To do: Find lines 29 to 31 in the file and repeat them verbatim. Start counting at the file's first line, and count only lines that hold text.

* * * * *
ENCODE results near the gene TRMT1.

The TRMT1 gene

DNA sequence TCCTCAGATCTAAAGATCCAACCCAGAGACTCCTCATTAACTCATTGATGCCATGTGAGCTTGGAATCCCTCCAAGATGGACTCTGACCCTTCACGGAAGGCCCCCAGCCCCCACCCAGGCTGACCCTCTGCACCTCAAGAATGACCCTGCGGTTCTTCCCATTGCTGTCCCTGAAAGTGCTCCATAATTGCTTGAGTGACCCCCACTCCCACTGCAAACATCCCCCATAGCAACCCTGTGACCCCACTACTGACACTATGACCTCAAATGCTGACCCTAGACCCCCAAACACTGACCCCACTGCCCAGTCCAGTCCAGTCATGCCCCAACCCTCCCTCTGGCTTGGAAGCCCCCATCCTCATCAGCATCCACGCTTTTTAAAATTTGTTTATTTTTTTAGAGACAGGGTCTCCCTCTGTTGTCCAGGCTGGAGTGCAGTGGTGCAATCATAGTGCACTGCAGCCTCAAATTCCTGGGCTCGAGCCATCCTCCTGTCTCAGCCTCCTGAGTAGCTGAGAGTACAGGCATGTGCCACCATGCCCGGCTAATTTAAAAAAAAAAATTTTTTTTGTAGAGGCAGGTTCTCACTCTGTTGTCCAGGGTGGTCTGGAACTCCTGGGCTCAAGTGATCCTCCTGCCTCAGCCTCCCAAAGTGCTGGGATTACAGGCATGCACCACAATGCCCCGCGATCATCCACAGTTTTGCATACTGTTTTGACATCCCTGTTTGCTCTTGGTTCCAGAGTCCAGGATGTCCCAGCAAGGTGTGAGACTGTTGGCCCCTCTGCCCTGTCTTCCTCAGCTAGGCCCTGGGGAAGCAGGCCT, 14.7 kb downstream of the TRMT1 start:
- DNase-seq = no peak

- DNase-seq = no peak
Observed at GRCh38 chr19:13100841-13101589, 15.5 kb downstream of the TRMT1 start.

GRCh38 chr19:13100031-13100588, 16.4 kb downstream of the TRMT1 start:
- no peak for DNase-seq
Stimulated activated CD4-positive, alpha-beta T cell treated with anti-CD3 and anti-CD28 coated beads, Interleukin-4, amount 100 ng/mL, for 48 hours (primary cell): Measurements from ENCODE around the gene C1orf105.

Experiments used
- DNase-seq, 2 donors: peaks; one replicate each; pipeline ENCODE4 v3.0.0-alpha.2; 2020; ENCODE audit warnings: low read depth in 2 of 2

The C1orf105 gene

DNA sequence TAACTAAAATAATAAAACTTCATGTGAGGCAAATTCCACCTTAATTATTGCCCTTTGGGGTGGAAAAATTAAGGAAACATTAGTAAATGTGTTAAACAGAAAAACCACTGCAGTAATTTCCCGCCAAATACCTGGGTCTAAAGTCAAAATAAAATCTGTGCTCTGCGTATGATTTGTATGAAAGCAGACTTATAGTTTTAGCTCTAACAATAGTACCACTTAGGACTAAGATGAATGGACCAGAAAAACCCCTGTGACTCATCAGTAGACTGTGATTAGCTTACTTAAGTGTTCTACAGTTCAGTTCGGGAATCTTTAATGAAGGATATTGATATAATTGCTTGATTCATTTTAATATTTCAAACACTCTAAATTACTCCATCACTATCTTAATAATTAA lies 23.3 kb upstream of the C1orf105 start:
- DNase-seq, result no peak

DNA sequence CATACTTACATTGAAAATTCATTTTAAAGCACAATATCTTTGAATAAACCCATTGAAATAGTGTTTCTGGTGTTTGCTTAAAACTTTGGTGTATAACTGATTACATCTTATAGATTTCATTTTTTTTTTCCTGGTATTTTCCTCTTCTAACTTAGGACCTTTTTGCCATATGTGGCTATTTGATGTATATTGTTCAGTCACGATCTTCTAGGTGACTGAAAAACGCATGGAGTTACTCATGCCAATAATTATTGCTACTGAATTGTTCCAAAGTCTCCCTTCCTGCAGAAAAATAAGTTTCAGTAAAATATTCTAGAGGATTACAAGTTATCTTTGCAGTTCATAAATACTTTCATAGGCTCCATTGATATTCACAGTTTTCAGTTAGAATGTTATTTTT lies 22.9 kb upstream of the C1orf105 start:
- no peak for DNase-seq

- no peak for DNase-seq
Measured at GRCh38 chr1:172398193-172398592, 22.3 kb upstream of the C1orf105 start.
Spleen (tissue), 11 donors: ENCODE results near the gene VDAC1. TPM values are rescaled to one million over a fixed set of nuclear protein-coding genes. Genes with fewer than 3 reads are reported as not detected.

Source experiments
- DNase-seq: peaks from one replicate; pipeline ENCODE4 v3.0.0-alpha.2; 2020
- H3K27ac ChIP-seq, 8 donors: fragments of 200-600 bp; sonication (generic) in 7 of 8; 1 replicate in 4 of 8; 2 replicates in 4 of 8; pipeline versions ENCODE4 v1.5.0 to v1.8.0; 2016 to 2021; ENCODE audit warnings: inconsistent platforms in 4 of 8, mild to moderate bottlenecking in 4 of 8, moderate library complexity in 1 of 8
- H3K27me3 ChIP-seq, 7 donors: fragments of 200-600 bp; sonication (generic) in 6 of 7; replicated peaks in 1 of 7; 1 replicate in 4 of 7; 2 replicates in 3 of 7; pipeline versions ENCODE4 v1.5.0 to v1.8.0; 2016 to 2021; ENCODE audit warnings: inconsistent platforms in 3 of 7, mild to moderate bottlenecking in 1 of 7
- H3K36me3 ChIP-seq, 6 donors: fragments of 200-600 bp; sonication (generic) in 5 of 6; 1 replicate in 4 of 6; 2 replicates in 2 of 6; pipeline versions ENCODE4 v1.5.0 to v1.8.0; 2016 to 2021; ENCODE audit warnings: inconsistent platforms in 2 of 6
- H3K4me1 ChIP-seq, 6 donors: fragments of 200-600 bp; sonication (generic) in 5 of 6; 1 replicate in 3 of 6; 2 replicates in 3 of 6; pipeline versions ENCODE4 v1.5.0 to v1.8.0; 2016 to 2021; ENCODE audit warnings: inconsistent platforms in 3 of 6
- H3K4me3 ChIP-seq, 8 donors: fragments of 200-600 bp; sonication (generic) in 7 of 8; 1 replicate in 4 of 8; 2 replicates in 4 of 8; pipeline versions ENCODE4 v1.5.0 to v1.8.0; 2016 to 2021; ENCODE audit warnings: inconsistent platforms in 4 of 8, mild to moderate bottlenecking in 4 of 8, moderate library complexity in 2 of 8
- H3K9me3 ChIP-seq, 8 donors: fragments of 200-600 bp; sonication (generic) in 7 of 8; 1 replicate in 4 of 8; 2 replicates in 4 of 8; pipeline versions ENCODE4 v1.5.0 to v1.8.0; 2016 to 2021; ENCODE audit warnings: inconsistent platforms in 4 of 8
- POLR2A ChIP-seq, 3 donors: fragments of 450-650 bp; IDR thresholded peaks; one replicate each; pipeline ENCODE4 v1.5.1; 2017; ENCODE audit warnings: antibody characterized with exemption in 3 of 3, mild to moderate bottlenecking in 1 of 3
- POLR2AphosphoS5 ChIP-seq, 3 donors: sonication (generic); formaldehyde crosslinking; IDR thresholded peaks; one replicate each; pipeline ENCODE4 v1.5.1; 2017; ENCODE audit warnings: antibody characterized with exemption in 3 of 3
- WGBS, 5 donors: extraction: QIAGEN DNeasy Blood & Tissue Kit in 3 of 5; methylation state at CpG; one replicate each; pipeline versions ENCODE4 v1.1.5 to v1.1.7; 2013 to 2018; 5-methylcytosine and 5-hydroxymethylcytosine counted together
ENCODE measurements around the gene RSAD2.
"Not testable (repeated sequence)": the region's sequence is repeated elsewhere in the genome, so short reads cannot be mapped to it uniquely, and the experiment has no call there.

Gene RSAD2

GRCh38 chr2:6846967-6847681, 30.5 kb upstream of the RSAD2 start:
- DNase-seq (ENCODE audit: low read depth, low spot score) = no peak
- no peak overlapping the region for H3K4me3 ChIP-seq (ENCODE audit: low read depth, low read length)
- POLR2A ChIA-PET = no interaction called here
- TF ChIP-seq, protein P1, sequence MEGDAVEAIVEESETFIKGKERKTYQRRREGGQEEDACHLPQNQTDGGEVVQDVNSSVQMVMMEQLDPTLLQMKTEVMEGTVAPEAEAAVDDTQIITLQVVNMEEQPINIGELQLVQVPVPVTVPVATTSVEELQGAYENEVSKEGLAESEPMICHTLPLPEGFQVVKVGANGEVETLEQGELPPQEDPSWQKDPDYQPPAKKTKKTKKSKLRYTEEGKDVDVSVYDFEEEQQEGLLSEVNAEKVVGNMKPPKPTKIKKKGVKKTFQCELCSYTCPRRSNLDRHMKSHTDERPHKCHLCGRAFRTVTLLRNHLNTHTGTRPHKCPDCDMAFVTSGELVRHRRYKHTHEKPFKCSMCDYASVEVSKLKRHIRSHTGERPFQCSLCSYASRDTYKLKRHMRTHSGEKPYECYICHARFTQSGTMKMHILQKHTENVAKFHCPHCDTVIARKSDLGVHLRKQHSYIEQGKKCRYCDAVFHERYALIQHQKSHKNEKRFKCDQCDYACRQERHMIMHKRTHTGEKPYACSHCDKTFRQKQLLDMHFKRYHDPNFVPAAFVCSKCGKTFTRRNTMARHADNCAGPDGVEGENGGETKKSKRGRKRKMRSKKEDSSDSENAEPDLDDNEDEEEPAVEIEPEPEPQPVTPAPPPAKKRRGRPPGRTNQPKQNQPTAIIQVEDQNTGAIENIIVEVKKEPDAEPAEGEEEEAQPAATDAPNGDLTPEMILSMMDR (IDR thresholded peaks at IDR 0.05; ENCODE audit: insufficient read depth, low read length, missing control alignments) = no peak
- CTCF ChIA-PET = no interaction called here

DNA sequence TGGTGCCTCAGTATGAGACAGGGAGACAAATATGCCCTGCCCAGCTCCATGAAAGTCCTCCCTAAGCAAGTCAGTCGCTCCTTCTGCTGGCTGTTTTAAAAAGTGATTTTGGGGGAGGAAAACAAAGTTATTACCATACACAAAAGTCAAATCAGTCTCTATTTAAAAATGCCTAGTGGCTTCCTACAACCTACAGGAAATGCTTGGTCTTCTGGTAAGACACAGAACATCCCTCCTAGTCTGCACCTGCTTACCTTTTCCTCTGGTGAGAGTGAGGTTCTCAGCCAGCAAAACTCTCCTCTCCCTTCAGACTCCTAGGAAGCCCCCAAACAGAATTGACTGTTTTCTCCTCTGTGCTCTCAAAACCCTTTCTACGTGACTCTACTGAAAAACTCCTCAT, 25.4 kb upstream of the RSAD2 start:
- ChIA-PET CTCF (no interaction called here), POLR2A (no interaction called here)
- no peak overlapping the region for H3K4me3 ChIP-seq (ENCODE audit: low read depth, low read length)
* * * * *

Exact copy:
- POLR2AphosphoS5 ChIP-seq, 3 donors: sonication (generic); formaldehyde crosslinking; IDR thresholded peaks; one replicate each; pipeline ENCODE4 v1.5.1; 2017; ENCODE audit warnings: antibody characterized with exemption in 3 of 3
- WGBS, 5 donors: extraction: QIAGEN DNeasy Blood & Tissue Kit in 3 of 5; methylation state at CpG; one replicate each; pipeline versions ENCODE4 v1.1.5 to v1.1.7; 2013 to 2018; 5-methylcytosine and 5-hydroxymethylcytosine counted together
ENCODE measurements around the gene RSAD2.